Experience MMA Fighting Through the Eyes of a Philosopher in “Thrown”
On the surface, Thrown is a nonfiction book about mixed martial arts (MMA) fighting, but author Kerry Howley takes the story into strange waters. The book begins with “Kit”/Howley, a graduate philosophy student, attending a conference on the topic of Phenomenology. Bored, she leaves and wanders into the adjacent MMA conference next door. As she witnesses men pummel each other in a cage, she describes feeling a sense of philosophical ecstasy. Wanting to delve deeper into the intellectual side of the violent spectacle of sports, she becomes something like an MMA groupie, attaching herself to two fighters, Sean Huffman, the waning old-timer, and Erik Koch, the young prodigy.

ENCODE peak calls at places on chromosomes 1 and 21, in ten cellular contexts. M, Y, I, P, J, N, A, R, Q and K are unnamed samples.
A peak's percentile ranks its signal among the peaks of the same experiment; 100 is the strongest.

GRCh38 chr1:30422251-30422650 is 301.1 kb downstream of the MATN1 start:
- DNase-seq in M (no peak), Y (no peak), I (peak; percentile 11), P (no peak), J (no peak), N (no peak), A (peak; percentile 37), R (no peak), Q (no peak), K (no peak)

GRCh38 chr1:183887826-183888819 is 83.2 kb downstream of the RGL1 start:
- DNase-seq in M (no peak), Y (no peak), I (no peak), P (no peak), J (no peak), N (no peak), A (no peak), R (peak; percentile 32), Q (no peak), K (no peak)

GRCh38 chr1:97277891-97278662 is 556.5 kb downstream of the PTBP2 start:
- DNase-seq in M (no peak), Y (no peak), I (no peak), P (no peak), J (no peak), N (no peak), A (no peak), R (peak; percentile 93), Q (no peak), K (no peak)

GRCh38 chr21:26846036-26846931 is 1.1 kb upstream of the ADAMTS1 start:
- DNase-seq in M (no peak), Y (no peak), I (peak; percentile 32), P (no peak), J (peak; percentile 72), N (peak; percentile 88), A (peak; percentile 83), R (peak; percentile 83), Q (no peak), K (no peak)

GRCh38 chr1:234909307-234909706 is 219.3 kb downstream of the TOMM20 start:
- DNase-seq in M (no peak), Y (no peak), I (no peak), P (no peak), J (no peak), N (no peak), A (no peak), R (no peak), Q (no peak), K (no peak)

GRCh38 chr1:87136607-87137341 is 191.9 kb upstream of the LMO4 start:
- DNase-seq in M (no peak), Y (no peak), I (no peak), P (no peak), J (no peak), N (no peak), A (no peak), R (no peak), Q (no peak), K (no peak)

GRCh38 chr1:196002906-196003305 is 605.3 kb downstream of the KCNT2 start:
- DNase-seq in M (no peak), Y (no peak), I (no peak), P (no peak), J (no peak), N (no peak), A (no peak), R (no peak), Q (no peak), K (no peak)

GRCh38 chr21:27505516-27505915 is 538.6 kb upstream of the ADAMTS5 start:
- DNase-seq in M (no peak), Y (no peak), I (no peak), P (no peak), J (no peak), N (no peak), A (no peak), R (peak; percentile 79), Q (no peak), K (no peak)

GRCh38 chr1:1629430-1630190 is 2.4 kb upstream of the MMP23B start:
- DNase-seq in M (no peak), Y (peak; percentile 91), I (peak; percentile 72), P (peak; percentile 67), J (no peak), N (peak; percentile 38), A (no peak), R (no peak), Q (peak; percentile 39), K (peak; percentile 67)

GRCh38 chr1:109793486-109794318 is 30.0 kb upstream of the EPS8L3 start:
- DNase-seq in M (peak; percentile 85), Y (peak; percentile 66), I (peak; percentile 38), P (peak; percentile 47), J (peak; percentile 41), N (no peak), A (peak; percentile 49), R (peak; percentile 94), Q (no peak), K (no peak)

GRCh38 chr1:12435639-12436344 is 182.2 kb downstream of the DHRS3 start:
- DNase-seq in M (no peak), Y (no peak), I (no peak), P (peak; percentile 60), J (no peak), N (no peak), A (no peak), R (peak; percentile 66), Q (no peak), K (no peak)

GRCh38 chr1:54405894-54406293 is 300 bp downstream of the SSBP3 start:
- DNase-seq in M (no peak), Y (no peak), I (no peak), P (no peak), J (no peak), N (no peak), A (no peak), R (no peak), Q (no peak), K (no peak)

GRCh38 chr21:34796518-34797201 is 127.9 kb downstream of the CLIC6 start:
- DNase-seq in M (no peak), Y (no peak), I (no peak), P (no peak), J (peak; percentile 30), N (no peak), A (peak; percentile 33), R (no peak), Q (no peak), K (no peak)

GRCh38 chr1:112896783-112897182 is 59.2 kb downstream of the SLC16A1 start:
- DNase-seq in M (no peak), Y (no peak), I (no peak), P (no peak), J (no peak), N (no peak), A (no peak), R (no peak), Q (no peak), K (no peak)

But as Kit/Howley goes on and on, quoting Nietzsche and Schopenhauer, about the hidden high brow nature and cathartic release of MMA fighting, we start realizing the narrator is a little too “out there” to be real, stringing out well-written but bizarre passages that hint that she’s possibly making fun of herself. Not to give too much away, but the book is a mesh of both fiction and nonfiction accounts. Both fighters, Sean and Erik, are real, but Kit is not. As questions like, “What is real?” start peppering the book, the work becomes more experimental in nature, more than anyone would expect from a book on MMA fighting anyway. Challenging not only conventions about reliable narrators, Thrown shows how the spectacle of violent sports is sometimes nothing more than a reflection of our true selves.